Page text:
Common Terns are
shorebirds in the family Laridae which groups them
together with Gulls.
They are a smaller tern as they are 14.5 inches (37cm)
in size with a 30 inch (76cm) wingspan. Common Terns are
monochromatic which means that both males and females
look alike. They are fairly graceful and slim birds with
greatly forked tails. During the breeding season, adults
have red legs and an orange bill with a black tip. They
have a white face and a black cap with a medium-gray
neck, breast and belly.
Their back and upperwings are
back and they have a dark wedge on their outer primary
feathers. By late summer, their rump and tail are white and their outer
have dark edges. During the nonbreeding season, their
bill is mostly black and they have a black cap. Juvenile Common Terns have pale legs
and a pale bill that will become darker as they age.
Their forehead, foreneck, breast and belly are white.
Their wings are gray with brown tips and their tail is
short with black tips.
Photo: M. Noonan
Common Terns nest
colonially in tens to thousands. During courtship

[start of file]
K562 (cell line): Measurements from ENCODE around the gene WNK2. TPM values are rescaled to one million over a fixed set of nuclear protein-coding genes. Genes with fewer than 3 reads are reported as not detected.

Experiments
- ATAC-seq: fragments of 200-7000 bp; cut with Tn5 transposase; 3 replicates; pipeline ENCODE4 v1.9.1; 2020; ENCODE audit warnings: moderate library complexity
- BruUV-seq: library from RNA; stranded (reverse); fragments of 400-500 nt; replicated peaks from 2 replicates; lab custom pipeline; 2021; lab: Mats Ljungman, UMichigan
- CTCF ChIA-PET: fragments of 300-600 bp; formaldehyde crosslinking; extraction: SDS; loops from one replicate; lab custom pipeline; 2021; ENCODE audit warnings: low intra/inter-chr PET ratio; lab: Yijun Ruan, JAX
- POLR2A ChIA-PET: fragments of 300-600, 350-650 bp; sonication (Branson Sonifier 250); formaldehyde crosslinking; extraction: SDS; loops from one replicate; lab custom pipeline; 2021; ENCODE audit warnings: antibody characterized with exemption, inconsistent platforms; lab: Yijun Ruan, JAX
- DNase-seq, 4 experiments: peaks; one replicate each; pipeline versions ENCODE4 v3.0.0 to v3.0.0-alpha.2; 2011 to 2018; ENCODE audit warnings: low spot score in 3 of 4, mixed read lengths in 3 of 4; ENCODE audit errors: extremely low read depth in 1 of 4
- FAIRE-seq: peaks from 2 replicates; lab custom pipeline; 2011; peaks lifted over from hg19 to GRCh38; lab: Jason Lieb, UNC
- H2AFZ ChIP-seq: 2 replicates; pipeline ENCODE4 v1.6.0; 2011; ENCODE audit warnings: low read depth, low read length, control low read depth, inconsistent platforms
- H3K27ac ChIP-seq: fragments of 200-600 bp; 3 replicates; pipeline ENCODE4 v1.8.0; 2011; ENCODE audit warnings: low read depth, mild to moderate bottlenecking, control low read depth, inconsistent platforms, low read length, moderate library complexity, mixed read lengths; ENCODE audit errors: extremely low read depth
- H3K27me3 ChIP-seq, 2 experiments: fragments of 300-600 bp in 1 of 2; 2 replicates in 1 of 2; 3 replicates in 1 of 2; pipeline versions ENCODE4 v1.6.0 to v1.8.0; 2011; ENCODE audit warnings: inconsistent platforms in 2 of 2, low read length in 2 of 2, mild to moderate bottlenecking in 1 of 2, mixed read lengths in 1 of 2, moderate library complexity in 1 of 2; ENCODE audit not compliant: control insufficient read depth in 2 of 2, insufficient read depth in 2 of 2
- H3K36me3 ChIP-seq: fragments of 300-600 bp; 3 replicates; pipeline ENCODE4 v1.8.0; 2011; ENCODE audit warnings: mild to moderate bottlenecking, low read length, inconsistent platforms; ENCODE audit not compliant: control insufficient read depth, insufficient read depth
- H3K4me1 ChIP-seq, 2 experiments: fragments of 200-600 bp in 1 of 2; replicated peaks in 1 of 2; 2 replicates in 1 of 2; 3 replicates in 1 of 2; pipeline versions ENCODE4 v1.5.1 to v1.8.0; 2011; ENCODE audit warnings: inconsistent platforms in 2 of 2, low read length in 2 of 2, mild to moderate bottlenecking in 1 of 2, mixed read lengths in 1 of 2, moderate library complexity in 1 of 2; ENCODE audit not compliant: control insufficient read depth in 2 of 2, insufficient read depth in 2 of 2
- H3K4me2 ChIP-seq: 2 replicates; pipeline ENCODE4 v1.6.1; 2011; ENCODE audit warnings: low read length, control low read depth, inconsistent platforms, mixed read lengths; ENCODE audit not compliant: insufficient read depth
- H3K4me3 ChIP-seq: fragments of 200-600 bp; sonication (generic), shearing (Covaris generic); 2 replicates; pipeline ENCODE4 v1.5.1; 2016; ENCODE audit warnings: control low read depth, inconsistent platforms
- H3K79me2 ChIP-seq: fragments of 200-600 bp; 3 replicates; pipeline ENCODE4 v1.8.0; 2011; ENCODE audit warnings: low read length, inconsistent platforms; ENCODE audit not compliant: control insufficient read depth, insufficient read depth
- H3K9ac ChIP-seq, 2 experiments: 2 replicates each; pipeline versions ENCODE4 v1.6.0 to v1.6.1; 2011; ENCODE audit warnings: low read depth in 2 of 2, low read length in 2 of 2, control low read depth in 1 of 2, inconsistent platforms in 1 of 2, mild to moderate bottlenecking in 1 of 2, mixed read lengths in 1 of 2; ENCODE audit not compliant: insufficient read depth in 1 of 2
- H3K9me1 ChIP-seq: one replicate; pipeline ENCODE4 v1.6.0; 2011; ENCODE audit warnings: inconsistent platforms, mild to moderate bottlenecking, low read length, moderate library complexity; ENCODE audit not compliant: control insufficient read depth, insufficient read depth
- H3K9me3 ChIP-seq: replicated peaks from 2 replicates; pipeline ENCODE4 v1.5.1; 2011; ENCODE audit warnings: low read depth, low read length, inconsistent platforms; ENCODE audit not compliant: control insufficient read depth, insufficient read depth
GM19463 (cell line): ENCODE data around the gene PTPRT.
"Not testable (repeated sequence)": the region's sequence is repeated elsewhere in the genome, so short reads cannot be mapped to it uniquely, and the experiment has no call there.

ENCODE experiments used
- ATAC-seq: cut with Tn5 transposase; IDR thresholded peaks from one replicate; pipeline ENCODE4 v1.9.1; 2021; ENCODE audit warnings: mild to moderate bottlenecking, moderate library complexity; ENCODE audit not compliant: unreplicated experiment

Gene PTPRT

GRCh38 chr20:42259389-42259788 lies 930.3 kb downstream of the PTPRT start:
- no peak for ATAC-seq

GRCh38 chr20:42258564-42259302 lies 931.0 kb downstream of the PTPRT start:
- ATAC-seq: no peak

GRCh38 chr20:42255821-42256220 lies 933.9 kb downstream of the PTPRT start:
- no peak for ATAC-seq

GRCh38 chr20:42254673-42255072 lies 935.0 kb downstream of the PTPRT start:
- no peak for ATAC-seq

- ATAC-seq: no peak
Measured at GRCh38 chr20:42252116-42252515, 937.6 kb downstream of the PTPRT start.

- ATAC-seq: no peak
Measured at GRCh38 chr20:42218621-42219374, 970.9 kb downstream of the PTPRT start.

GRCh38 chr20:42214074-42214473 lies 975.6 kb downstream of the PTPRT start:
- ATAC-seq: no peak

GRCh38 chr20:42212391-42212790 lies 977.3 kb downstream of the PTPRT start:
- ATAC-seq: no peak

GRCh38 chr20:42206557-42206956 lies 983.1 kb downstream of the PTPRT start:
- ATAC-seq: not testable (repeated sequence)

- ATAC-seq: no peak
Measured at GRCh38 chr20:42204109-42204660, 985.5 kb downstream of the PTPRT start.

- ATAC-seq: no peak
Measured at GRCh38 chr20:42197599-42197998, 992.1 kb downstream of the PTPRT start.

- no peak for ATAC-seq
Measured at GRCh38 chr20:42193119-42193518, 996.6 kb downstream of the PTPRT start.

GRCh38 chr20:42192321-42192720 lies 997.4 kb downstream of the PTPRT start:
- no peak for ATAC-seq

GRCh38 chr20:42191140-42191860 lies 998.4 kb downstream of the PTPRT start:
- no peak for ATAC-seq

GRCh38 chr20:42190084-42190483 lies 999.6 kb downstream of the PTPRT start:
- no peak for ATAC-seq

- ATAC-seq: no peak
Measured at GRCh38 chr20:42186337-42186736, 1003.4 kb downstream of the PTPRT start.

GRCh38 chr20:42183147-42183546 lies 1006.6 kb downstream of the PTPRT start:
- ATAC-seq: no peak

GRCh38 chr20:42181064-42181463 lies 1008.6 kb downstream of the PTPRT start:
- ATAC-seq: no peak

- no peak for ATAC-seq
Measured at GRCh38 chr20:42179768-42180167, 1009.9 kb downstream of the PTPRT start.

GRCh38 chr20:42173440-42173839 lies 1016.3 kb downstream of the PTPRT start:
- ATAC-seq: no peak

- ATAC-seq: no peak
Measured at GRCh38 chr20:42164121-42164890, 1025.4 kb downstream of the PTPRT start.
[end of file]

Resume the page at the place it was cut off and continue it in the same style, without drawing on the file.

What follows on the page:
displays, the male will strut and waddle with his next
fully extended, his bill pointed up, with his tail
cocked and breast expanded around the female. He will
present the female with nuptial gifts as part of a ritual, and will be
interrupted many times by a different male trying to
lure the female away. Common Terns are monogamous and
have one brood per year. Occasionally they will have 2
clutches, but the second is rarely successful.
mating pair will have a separate nesting and feeding
territory. The male will usually defend the feeding
territory. Both males and females will build the nest
which is usually located in sand shells or pebbles. It
is shaped by the body and lightly lined with grass and
seaweed. Occasionally the pair will not build a nest.
The female will lay 3 eggs that can range in color from
olive to buff to brown marked with brown. The third eggs
is usually the smallest and least likely to survive.
Both parents will share the responsibility of incubating
the eggs for the 21-27 day period.
The development of
the young is semiprecocial which means they are mobile,
fed and remain at the nest. Both sexes will care for the
young which are able to fly 26-27 days after hatching.